Sen. Al Franken of Minnesota blasted Supreme Court nominee Neil Gorsuch during his confirmation hearing Tuesday over a 2016 dissent, calling the ruling “absurd” and saying it made him question Gorsuch’s judgment.
Gorsuch was the only judge on the 10th Circuit to issue a dissent in the so-called “frozen trucker” ruling — a case Gorsuch’s critics have pointed to as evidence he prioritises corporations’ interests over employee welfare.
The case concerned a TransAm truck driver, Alphonse Maddin, who claimed he was wrongfully fired after he disregarded a supervisor’s instructions to stay with a broken down trailer, despite freezing temperatures outside.
Maddin had waited hours in the unheated truck after calling for roadside assistance, and said he grew numb and had slurred speech. He then disobeyed his boss’s order and unhooked the truck from the trailer and drove away. TransAm then fired Maddin.
Although the 10th Circuit sided with Maddin, Gorsuch argued that it wasn’t the court’s job to determine whether TransAm’s decision was “a wise or kind one.”
“Our only task is to decide whether the decision was an illegal one,” Gorsuch wrote. “There’s simply no law anyone has pointed us to giving employees the right to operate their vehicles in ways their employers forbid.”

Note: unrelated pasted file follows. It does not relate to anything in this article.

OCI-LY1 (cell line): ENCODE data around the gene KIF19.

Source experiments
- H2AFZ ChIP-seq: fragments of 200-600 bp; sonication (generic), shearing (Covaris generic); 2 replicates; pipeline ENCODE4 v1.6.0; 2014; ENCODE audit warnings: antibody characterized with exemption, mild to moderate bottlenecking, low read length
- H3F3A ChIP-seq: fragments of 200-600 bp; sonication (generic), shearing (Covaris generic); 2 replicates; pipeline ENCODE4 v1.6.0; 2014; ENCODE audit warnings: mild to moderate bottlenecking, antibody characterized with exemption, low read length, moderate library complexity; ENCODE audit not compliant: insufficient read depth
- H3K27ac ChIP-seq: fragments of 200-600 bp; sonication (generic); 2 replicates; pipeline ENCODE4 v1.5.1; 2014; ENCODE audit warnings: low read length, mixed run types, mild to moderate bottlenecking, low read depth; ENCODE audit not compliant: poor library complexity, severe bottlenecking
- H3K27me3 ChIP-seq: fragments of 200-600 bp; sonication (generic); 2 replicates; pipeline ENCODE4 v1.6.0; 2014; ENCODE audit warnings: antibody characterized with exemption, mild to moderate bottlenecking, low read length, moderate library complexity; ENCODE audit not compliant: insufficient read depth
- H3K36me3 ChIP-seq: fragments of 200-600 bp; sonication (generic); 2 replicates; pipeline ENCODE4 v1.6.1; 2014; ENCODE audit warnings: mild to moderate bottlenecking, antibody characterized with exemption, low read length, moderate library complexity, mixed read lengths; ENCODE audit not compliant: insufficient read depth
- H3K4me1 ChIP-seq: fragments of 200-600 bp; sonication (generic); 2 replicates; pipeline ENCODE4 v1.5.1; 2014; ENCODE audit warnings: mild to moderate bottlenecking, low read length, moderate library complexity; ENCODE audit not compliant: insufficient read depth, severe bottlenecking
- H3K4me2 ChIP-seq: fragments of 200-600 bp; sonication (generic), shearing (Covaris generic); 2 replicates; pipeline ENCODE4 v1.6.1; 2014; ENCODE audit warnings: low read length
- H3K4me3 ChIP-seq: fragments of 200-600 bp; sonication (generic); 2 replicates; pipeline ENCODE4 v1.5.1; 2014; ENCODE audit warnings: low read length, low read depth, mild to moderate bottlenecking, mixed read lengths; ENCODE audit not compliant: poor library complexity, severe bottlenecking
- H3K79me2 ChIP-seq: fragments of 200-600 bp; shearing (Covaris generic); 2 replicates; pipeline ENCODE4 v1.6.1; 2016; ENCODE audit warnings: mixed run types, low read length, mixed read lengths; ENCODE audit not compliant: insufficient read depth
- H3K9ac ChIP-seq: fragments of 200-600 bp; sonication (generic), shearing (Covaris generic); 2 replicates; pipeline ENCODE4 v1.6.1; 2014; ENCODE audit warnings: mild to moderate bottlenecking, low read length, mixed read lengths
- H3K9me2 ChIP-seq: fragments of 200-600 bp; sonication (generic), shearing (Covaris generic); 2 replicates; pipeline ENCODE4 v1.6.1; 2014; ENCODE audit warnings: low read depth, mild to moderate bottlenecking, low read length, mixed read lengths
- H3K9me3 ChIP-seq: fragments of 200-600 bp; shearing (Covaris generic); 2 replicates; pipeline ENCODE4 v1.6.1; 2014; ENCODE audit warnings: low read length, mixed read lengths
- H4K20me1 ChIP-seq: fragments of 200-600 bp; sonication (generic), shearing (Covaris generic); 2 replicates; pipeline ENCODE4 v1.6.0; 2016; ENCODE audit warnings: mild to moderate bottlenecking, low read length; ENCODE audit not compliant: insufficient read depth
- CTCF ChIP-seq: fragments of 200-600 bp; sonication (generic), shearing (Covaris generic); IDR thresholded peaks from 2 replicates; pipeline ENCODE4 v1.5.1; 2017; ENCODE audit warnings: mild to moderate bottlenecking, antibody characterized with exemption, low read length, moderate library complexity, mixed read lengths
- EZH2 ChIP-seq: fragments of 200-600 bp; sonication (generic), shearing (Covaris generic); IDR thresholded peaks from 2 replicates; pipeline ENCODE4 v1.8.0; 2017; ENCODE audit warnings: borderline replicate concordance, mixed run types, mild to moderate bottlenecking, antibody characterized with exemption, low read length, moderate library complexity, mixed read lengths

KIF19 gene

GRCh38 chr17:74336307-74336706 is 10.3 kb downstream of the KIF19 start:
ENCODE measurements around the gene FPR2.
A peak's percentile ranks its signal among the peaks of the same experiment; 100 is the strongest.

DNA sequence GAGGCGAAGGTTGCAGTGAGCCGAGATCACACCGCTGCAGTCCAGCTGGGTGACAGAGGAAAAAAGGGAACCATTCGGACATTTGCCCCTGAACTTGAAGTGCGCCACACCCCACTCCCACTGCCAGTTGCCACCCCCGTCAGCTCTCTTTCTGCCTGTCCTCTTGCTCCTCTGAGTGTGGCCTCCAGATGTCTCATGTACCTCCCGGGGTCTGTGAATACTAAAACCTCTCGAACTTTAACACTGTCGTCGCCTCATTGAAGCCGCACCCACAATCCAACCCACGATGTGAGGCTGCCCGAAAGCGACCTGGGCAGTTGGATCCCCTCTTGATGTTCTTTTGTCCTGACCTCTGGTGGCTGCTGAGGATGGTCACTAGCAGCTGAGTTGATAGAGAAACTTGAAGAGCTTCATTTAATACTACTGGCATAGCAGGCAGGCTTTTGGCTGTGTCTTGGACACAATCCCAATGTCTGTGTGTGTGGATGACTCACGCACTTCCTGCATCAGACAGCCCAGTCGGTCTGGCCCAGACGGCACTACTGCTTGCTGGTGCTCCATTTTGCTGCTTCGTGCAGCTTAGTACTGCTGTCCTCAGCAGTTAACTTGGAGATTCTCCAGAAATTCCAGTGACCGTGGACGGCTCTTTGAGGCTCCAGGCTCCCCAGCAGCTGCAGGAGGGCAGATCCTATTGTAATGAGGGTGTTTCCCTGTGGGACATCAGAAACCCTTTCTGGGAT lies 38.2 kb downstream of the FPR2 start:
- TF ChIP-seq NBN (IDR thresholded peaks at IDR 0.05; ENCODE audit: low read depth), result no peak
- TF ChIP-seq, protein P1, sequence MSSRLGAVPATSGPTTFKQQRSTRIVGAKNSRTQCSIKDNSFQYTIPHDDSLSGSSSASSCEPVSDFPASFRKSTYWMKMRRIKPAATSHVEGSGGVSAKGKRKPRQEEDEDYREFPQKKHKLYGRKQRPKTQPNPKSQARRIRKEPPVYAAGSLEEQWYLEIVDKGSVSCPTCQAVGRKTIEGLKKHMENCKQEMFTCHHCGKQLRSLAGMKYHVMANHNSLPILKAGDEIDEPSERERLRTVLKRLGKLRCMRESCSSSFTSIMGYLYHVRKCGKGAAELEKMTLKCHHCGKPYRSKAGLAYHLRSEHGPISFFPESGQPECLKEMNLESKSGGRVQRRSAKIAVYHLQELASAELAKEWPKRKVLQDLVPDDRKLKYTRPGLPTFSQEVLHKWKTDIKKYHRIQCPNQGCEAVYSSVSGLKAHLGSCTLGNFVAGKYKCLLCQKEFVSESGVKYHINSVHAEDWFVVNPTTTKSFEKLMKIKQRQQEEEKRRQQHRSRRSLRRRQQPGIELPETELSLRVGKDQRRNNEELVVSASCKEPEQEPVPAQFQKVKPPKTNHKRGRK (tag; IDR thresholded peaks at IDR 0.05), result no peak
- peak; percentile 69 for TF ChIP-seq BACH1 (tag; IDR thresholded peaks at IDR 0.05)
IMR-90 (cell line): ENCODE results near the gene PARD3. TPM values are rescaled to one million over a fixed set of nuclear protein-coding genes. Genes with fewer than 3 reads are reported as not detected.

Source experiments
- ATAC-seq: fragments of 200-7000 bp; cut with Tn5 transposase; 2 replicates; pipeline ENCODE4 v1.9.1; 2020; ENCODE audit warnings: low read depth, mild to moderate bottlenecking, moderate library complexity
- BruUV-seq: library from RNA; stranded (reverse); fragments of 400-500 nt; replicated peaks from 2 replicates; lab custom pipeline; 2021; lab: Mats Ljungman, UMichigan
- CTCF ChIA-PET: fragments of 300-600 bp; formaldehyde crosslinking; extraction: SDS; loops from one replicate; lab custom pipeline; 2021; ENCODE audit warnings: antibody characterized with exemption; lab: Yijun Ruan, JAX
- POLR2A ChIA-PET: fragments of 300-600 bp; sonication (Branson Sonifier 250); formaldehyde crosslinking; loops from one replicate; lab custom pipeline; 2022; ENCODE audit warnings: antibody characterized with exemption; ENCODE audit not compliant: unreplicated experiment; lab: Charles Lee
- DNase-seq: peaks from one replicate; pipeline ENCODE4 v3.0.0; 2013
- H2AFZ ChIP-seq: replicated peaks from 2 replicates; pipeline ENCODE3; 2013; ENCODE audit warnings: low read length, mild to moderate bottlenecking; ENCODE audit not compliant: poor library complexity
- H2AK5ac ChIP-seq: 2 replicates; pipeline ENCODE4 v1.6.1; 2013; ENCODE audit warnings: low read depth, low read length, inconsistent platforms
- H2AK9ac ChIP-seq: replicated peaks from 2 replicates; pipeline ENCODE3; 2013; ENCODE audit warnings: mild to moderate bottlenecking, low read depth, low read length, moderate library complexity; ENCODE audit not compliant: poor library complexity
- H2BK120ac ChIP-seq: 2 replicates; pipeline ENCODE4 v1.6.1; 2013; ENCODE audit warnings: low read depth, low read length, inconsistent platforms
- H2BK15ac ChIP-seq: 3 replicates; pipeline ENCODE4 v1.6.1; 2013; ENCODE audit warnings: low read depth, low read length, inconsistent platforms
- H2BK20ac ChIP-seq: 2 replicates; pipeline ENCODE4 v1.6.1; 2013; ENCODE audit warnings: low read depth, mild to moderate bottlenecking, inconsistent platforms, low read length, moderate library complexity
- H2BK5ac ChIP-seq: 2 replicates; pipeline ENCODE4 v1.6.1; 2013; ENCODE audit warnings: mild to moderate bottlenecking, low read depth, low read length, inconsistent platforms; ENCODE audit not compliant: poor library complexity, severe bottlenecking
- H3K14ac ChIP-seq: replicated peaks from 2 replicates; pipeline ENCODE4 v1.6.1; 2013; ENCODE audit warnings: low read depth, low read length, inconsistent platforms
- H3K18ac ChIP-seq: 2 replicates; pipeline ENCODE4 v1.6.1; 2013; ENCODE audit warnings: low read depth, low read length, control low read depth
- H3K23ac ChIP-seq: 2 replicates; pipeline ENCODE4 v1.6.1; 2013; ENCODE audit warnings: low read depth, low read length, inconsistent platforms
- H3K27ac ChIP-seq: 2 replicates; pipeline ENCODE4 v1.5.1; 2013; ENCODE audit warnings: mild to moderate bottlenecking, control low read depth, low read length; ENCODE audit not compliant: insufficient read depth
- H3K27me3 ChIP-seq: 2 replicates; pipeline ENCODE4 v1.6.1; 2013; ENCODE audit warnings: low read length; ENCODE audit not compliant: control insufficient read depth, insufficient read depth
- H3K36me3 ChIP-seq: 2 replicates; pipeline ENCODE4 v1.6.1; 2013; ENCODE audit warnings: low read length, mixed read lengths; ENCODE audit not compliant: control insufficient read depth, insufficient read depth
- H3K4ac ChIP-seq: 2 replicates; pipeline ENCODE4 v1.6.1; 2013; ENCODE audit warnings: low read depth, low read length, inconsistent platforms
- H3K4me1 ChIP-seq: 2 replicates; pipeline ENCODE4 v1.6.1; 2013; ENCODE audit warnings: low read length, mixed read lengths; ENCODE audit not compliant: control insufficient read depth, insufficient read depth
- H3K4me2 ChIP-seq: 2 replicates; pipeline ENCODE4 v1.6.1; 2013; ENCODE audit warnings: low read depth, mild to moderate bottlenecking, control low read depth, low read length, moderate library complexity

During Tuesday’s confirmation hearing, Franken grilled Gorsuch on what he would have done in Maddin’s place, describing the situation as a choice between freezing to death versus driving dangerously.
“It is absurd to say this company is in its rights to fire him because he made the choice of possibly dying from freezing to death or causing other people to die, possibly by driving an unsafe vehicle,” Franken said.
“That’s absurd. Now, I had a career in identifying absurdity, and I know it when I see it. And it makes me question your judgment.”
Gorsuch replied that he empathized with Maddin, adding “my heart goes out to him.”
Franken wasn’t the only senator to grill Gorsuch over the dissent — Dianne Feinstein of California and Dick Durbin of Illinois also repeatedly questioned him on his ruling.
“It was 14 degrees below. So cold, but not as cold as your dissent, Judge Gorsuch,” Durbin said during the hearing, leading to a tense exchange with Gorsuch.
“All I can tell you is my job is to apply the law you write,” Gorsuch said.